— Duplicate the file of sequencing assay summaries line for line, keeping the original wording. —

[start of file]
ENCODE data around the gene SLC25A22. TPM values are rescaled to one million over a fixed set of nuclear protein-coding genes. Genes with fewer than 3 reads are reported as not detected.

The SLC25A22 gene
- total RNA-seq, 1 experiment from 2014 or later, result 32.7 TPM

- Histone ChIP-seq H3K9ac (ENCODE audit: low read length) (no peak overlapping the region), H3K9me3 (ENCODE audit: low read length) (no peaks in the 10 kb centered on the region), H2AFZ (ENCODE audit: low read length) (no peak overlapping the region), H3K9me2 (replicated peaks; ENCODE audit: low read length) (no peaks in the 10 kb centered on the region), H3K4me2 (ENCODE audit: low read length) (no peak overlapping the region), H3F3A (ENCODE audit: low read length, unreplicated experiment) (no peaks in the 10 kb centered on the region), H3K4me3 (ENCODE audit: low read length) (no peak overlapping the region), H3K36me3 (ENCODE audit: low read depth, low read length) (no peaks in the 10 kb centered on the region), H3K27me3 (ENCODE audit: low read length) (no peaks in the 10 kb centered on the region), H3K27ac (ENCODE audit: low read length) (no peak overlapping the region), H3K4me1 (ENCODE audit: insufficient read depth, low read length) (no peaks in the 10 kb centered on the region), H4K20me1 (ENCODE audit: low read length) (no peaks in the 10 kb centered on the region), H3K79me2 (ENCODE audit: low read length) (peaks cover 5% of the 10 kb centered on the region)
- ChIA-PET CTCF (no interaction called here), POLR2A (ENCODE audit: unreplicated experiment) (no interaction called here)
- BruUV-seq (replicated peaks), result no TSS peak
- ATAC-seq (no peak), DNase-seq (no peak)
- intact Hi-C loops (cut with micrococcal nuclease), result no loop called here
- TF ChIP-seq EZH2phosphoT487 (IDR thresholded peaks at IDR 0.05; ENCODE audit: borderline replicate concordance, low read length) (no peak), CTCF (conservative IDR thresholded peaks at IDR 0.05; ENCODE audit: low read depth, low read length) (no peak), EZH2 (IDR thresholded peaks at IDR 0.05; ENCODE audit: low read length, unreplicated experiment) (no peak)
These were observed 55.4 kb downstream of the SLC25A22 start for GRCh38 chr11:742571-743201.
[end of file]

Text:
ENCODE data around the gene SLC25A22. TPM values are rescaled to one million over a fixed set of nuclear protein-coding genes. Genes with fewer than 3 reads are reported as not detected.

The SLC25A22 gene
- total RNA-seq, 1 experiment from 2014 or later, result 32.7 TPM

- Histone ChIP-seq H3K9ac (ENCODE audit: low read length) (no peak overlapping the region), H3K9me3 (ENCODE audit: low read length) (no peaks in the 10 kb centered on the region), H2AFZ (ENCODE audit: low read length) (no peak overlapping the region), H3K9me2 (replicated peaks; ENCODE audit: low read length) (no peaks in the 10 kb centered on the region), H3K4me2 (ENCODE audit: low read length) (no peak overlapping the region), H3F3A (ENCODE audit: low read length, unreplicated experiment) (no peaks in the 10 kb centered on the region), H3K4me3 (ENCODE audit: low read length) (no peak overlapping the region), H3K36me3 (ENCODE audit: low read depth, low read length) (no peaks in the 10 kb centered on the region), H3K27me3 (ENCODE audit: low read length) (no peaks in the 10 kb centered on the region), H3K27ac (ENCODE audit: low read length) (no peak overlapping the region), H3K4me1 (ENCODE audit: insufficient read depth, low read length) (no peaks in the 10 kb centered on the region), H4K20me1 (ENCODE audit: low read length) (no peaks in the 10 kb centered on the region), H3K79me2 (ENCODE audit: low read length) (peaks cover 5% of the 10 kb centered on the region)
- ChIA-PET CTCF (no interaction called here), POLR2A (ENCODE audit: unreplicated experiment) (no interaction called here)
- BruUV-seq (replicated peaks), result no TSS peak
- ATAC-seq (no peak), DNase-seq (no peak)
- intact Hi-C loops (cut with micrococcal nuclease), result no loop called here
- TF ChIP-seq EZH2phosphoT487 (IDR thresholded peaks at IDR 0.05; ENCODE audit: borderline replicate concordance, low read length) (no peak), CTCF (conservative IDR thresholded peaks at IDR 0.05; ENCODE audit: low read depth, low read length) (no peak), EZH2 (IDR thresholded peaks at IDR 0.05; ENCODE audit: low read length, unreplicated experiment) (no peak)
These were observed 55.4 kb downstream of the SLC25A22 start for GRCh38 chr11:742571-743201.